European Shares May Drift Lower As Investors Await Central Bank Decisions

European stocks are likely to open on a subdued note Monday as investors look ahead to the interest rate decisions from the Federal Reserve, the European Central Bank and the Bank of England this week for directional cues.

The FOMC decision is due on Feb.1, with analysts expecting the U.S. central bank to slow the pace of interest rate hikes to 25 basis points.

Traders will pay close attention to the accompanying statement to see if there are chances of a soft landing for the economy.

The monthly U.S. jobs and wage data along with reports on consumer confidence and manufacturing and service sector activity would also be in the spotlight.

Elsewhere, the European Central Bank and the Bank of England are both expected to hike rates by 50 basis points.

On the earnings front, Alphabet, Apple, Amazon and Facebook parent company Meta are among the prominent companies scheduled to report their fourth-quarter financial results this week.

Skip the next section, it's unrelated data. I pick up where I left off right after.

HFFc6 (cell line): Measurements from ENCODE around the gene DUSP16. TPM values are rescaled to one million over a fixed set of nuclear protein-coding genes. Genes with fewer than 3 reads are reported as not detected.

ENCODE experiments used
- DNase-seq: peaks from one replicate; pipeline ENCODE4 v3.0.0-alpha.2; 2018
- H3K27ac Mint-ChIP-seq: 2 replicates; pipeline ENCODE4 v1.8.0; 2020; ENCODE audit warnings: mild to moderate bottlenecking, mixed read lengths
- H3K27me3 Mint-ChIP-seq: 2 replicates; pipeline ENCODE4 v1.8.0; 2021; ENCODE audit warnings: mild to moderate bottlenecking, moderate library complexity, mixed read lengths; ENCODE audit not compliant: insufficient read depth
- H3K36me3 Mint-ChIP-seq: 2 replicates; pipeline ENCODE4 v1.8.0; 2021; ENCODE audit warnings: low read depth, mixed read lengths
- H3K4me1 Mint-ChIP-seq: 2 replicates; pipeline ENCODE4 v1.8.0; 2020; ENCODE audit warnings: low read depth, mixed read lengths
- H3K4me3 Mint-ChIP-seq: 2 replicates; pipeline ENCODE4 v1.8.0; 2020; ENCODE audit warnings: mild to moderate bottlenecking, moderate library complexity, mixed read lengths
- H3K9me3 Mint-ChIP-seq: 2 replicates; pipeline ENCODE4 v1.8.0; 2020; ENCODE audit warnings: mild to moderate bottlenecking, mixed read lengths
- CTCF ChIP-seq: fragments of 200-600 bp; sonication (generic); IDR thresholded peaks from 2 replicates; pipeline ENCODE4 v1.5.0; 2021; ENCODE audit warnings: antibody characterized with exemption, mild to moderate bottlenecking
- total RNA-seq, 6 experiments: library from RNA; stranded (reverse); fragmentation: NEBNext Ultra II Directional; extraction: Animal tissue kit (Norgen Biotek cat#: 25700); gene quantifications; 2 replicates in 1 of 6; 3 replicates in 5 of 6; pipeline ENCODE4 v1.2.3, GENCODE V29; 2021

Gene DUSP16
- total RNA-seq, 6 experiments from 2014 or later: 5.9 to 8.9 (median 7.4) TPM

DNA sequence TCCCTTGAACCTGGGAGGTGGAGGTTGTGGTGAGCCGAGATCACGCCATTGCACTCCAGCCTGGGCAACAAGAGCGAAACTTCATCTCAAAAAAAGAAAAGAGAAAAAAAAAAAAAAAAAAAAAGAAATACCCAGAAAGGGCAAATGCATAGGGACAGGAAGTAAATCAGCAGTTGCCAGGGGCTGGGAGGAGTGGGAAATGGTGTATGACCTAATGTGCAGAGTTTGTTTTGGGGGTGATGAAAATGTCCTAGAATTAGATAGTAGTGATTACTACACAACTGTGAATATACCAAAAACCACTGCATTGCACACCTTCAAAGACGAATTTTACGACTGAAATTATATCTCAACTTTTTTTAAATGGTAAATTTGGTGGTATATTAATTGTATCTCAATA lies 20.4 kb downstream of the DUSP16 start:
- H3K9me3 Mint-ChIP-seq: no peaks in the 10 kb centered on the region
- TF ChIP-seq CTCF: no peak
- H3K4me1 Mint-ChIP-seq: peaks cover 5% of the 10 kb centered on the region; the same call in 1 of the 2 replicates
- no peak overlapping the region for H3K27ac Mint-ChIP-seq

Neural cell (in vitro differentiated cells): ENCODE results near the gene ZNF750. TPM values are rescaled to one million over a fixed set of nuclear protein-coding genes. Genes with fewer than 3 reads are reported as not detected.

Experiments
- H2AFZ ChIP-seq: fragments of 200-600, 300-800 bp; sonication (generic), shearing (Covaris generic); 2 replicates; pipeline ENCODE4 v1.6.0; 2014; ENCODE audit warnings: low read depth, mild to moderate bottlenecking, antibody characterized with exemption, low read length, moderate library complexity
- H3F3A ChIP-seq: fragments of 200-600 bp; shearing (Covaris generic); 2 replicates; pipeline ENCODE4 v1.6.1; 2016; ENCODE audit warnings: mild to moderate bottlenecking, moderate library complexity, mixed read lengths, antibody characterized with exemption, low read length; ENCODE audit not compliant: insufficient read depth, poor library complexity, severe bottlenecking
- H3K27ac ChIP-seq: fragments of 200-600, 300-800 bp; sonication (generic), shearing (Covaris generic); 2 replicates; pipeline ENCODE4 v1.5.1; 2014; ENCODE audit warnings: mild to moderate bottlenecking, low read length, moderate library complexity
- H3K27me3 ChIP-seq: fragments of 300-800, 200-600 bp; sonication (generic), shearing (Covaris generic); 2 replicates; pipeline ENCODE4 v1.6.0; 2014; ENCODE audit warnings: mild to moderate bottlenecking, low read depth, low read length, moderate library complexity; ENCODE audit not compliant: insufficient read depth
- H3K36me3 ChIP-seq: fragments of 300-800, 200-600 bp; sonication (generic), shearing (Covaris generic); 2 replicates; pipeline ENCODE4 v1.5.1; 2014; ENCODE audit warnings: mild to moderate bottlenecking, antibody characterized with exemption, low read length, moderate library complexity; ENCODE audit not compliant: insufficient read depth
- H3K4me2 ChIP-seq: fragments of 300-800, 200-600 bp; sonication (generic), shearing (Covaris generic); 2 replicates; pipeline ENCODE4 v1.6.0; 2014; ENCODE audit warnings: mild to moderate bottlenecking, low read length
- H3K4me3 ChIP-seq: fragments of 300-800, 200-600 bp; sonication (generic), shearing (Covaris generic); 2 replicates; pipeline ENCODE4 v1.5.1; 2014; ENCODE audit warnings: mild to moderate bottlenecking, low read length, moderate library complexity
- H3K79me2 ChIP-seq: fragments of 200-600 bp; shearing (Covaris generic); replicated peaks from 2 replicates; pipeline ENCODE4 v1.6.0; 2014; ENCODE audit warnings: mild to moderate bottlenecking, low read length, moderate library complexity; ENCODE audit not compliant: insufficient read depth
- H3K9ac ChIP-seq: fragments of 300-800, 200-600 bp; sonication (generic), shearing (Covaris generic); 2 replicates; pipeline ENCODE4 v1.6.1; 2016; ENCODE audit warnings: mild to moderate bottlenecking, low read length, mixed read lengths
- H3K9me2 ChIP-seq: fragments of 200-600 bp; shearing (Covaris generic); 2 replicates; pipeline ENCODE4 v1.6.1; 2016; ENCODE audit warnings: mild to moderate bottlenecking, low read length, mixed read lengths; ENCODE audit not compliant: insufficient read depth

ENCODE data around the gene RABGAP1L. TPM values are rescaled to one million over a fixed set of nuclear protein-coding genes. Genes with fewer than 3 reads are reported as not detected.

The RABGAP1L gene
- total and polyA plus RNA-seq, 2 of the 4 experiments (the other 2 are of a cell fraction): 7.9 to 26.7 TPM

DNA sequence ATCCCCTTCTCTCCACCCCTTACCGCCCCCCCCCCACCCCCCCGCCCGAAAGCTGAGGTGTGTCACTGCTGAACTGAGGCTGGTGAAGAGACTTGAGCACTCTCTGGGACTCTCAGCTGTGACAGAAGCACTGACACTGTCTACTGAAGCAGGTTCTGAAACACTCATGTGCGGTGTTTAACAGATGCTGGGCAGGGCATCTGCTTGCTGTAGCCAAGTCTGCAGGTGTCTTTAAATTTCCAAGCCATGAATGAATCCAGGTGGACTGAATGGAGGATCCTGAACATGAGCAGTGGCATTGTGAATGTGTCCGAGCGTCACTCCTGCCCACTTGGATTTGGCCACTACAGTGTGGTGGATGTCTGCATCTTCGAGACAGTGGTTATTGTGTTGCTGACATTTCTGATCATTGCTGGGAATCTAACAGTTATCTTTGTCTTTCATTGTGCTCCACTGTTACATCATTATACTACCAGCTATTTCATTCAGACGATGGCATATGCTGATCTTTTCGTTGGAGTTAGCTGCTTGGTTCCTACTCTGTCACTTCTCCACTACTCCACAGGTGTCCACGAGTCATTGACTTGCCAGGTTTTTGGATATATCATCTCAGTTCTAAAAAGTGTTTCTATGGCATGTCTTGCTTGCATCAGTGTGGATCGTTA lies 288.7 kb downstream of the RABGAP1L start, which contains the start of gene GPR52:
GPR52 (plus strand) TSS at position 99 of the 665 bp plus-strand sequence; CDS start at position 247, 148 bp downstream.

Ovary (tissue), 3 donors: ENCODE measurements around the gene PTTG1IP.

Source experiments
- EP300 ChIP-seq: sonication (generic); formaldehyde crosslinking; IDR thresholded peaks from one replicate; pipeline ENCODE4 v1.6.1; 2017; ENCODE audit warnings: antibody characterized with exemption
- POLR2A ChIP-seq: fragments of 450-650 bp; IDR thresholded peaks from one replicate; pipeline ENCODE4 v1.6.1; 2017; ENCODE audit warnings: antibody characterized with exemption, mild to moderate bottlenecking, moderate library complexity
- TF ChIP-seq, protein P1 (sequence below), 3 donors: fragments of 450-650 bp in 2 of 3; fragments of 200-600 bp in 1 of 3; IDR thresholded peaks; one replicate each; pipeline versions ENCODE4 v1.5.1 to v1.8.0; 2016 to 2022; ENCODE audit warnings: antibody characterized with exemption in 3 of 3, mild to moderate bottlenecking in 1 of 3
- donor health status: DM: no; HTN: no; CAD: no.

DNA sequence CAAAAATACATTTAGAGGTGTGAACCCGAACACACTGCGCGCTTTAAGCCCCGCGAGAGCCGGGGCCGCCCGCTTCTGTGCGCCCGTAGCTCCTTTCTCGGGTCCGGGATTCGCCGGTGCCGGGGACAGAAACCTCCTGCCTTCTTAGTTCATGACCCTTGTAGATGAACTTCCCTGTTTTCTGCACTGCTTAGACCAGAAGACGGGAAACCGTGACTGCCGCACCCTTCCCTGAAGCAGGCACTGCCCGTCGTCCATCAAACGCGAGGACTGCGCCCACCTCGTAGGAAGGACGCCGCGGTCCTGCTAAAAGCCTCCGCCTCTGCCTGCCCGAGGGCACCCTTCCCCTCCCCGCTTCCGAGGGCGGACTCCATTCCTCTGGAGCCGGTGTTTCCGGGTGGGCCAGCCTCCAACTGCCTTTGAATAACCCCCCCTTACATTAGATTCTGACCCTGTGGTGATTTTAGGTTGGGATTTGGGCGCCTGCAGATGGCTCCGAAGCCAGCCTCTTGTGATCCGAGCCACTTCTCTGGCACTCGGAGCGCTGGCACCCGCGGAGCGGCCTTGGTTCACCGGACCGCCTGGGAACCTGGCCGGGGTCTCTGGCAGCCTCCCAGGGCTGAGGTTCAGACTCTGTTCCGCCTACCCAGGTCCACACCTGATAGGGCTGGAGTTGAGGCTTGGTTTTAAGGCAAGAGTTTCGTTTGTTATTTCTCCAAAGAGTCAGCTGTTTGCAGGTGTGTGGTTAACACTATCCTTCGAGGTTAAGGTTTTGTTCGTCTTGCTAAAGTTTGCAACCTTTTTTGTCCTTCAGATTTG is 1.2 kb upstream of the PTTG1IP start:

Asian markets traded mostly lower even as Chinese shares rose as traders returned from the Lunar New Year holidays.

The dollar traded firm and gold held steady while oil edged lower ahead of an OPEC+ meeting this week, with no changes expected to oil output policy.

U.S. stocks fluctuated before closing mostly higher on Friday, as a slew of economic data boosted optimism about the overall health of the world’s largest economy.

Personal income increased in line with estimates in December, pending home sales rose for the first time in seven months and a measure of consumer sentiment improved in January while a closely watched measure of inflation showed the pace of price increases easing.

The tech-heavy Nasdaq Composite rallied 1 percent to log its fourth weekly gain, while the S&P 500 rose 0.3 percent and the Dow inched up marginally.

European stocks closed on a positive note Friday after U.S. GDP data beat expectations.

The pan European STOXX 600 gained 0.3 percent. The German DAX edged up around 0.1 percent while France’s CAC 40 and the U.K.’s FTSE 100 both finished marginally higher.

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